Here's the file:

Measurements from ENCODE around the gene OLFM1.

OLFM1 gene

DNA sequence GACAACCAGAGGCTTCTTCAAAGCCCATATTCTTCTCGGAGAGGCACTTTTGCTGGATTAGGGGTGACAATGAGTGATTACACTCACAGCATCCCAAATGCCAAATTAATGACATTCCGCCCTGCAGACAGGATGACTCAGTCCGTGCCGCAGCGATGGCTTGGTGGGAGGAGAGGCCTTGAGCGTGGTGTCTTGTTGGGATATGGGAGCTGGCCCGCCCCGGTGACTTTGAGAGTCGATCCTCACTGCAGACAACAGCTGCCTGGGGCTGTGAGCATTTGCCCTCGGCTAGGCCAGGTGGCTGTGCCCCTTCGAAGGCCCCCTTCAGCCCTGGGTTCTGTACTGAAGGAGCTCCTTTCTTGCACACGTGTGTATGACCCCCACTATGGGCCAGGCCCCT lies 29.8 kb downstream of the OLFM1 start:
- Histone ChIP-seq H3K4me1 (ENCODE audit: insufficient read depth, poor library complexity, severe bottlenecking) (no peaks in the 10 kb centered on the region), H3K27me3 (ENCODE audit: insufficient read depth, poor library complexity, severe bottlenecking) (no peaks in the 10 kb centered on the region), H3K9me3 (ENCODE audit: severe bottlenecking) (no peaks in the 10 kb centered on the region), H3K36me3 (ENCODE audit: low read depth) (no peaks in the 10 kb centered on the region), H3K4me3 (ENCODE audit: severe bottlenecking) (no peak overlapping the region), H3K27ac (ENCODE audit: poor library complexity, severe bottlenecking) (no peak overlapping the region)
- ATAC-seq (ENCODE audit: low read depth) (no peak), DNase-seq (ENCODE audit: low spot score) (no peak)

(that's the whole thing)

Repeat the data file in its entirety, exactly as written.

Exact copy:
Measurements from ENCODE around the gene OLFM1.

OLFM1 gene

DNA sequence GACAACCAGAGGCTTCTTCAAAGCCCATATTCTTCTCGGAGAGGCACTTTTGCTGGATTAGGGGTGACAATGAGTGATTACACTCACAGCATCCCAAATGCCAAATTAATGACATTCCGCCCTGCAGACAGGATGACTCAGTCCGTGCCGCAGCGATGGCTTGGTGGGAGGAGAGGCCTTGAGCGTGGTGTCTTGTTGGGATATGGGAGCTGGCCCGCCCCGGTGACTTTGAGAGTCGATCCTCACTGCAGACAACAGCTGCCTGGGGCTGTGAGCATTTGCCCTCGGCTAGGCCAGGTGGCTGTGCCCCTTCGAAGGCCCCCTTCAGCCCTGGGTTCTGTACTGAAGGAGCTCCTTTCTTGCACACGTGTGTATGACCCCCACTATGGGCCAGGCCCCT lies 29.8 kb downstream of the OLFM1 start:
- Histone ChIP-seq H3K4me1 (ENCODE audit: insufficient read depth, poor library complexity, severe bottlenecking) (no peaks in the 10 kb centered on the region), H3K27me3 (ENCODE audit: insufficient read depth, poor library complexity, severe bottlenecking) (no peaks in the 10 kb centered on the region), H3K9me3 (ENCODE audit: severe bottlenecking) (no peaks in the 10 kb centered on the region), H3K36me3 (ENCODE audit: low read depth) (no peaks in the 10 kb centered on the region), H3K4me3 (ENCODE audit: severe bottlenecking) (no peak overlapping the region), H3K27ac (ENCODE audit: poor library complexity, severe bottlenecking) (no peak overlapping the region)
- ATAC-seq (ENCODE audit: low read depth) (no peak), DNase-seq (ENCODE audit: low spot score) (no peak)